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Cod Bones and the Fish Trade

Cod bones (cleithra) recovered from the Mary Rose, with a stained modern example for comparison. Credit: Sheila Hamilton-Dyer

Cod bones (cleithra) recovered from the Mary Rose, with a stained modern example for comparison. Credit: Sheila Hamilton-Dyer

So the Upward Sun post yesterday was based partially on a combined ancient DNA and stable isotope analysis of ancient salmon bones. This triggered one of my own fossil memories of a cool, recent case study from England of all places.  Indeed, not far from my alma mater Southampton, which in some ways forms the intellectual antipodal point to Blog World Headquarters (now temporarily ensconced in this hellhole).  So the case study concerns tracking the 16th century trade or acquisition network of cod bones across the North Atlantic, based on a large comparative dataset of bones from many different region and a sample of cod bones from the Mary Rose, a sunken warship of King Henry VIII dating to 1545.  Relevance to the Northwest Coast is unclear but possible.  Bear with me, it gets a little long.  And I’m totally not a fish guy.

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Salmon fishing 11,500 years ago in central Alaska

Excavations at the Upper Sun River Site, Tanana Valley, Alaska. Photo: Ben Potter

Excavations at the Upward Sun River Site, Tanana Valley, Alaska. Photo: Ben Potter via

There’s been quite a bit of buzz surrounding a new paper by Carrin Halffman et al. documenting the use of  salmon at the Upward Sun River Site (more) which is on the Tanana River: a tributary of the Yukon River, but about 1,400 kilometres upstream from the ocean (and much further still from the paleo-rivermouth during Beringian times).  The authors report this as both the earliest evidence of salmon exploitation in the Americas, and the first evidence of Pleistocene salmon use.  The first I am on board with, the second I may quibble a little with lower down. (And this is all assuming we don’t consider eastern Beringia to be effectively part of Asia at this time!). But it’s a remarkable find and a very carefully researched and presented paper. [edit: be sure to read comments from Ben Potter below which tweaks some information in this post.]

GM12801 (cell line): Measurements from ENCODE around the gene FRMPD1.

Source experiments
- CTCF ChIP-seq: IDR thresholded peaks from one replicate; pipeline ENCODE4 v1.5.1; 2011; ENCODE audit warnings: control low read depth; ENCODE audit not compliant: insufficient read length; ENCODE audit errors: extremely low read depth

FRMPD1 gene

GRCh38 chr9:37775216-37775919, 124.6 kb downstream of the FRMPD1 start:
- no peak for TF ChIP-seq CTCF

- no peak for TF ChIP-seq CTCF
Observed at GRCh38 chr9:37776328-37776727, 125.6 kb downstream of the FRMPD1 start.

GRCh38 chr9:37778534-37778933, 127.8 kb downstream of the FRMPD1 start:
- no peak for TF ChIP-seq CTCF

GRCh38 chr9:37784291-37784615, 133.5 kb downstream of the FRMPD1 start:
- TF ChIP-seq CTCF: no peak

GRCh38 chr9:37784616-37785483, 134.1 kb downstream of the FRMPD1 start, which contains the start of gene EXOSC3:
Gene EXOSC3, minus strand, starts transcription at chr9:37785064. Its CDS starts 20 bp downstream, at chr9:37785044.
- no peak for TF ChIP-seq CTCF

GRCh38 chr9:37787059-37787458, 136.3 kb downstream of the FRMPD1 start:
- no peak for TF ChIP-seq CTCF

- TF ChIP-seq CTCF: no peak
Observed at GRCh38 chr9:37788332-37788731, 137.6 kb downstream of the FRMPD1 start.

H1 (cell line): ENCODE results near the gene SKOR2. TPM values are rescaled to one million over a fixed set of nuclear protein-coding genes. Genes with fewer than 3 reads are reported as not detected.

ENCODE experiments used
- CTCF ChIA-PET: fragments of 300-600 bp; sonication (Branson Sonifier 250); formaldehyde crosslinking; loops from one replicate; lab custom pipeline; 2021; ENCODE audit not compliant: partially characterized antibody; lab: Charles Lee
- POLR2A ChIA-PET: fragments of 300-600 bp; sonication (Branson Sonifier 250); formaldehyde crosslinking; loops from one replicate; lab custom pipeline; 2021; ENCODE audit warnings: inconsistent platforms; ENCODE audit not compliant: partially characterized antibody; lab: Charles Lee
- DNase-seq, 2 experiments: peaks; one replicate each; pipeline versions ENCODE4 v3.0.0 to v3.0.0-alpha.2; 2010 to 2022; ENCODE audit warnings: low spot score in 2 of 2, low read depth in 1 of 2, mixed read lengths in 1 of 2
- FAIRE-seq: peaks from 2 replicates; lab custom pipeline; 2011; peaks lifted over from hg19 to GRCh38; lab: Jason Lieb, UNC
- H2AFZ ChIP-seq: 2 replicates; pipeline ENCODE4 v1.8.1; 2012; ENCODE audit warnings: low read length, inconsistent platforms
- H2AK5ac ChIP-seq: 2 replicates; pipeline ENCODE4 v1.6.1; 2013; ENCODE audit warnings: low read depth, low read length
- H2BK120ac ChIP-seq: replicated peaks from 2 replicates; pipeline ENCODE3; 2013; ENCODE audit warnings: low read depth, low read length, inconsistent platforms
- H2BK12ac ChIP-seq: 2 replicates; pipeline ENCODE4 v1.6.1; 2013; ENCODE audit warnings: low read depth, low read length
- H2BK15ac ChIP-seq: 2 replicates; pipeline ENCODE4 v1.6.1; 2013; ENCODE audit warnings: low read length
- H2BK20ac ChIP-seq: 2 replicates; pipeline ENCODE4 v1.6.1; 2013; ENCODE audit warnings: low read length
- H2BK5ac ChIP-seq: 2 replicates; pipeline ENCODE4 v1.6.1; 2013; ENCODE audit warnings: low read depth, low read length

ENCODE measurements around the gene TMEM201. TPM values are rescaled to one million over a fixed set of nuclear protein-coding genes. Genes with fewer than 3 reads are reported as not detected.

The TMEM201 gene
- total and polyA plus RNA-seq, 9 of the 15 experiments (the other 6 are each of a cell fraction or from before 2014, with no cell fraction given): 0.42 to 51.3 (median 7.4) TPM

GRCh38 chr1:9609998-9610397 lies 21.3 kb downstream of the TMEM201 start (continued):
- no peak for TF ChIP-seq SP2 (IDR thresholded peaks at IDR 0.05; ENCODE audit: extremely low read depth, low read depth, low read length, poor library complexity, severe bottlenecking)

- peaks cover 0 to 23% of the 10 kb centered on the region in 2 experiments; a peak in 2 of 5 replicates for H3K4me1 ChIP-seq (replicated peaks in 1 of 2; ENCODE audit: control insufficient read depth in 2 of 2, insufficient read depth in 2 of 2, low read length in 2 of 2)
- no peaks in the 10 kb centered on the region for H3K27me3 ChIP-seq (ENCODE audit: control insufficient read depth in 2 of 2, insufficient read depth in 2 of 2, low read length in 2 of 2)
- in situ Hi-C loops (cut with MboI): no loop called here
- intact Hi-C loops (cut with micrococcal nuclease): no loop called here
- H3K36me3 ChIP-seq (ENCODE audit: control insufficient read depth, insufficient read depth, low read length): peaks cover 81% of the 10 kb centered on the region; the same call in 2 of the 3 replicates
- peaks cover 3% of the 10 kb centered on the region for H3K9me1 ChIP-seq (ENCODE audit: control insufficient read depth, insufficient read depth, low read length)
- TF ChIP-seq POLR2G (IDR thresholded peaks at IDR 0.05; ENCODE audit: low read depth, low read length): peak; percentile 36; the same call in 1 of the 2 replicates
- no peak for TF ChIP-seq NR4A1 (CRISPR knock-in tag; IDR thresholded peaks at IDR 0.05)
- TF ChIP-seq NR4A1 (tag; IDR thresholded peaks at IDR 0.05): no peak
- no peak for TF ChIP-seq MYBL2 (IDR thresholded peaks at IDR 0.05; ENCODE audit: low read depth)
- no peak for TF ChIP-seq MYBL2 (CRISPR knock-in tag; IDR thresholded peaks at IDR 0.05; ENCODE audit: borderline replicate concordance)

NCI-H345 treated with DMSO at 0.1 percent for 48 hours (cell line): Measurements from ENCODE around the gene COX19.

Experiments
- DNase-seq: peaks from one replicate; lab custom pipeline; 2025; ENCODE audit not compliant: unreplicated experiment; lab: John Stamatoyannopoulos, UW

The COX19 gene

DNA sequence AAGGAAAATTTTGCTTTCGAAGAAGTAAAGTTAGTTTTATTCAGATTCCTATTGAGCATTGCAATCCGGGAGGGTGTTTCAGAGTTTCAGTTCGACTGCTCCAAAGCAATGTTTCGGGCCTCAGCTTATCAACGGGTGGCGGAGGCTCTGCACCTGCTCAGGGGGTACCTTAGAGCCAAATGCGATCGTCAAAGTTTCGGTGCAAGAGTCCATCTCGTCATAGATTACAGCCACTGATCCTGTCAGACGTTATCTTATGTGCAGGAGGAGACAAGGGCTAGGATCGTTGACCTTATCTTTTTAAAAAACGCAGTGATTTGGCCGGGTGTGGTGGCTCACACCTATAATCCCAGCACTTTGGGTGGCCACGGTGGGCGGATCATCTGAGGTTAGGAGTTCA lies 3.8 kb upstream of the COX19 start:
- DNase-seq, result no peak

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A cool new cave site near Tumbler Ridge?

Inside of Cave near Tumbler Ridge with members of Saulteau First Nation. Source: Mark Hume, Globe and Mail.

Inside of Cave near Tumbler Ridge with members of Saulteau First Nation. Source: Mark Hume, Globe and Mail.

Tumbler Ridge is a small coal-mining town on the eastern flanks of the Rockies, where British Columbia starts to resemble Alberta. It’s not a million miles, in distance nor in generalized setting, from Fort St. John (map), where Charlie Lake Cave remains one of BC’s most significant archaeological sites.  Charlie Lake Cave has radiocarbon dates of up to 10,500 years old (PDF), or possibly as old as 12,750 calendrical years or thereabouts. With interesting finds such as a basally-thinned projectile point reminiscent of a fluted point, and the deliberate burial of two ravens from the lower layers (PDF), combined with it’s location in the “ice free corridor” has made this site really significant for regional cultural history (PDF) as well as for larger issues in the peopling of the Americas debate.  (And see the new introduction/context to the Raven paper by Driver here).  The Cave was recently purchased by local First Nations, which is an interesting development with the goal of protection and developing a cultural tourism site.

Anyway, this post is not actually about Charlie Lake Cave, just to introduce the archaeological potential of caves in this general part of the province, a potential that is not really been realized yet. It’s cool then to see pictures of a newly discovered cave with some superficial archaeological findings near Tumbler Ridge, as pictured above and outlined in this good article by Mark Hume in the Globe and Mail.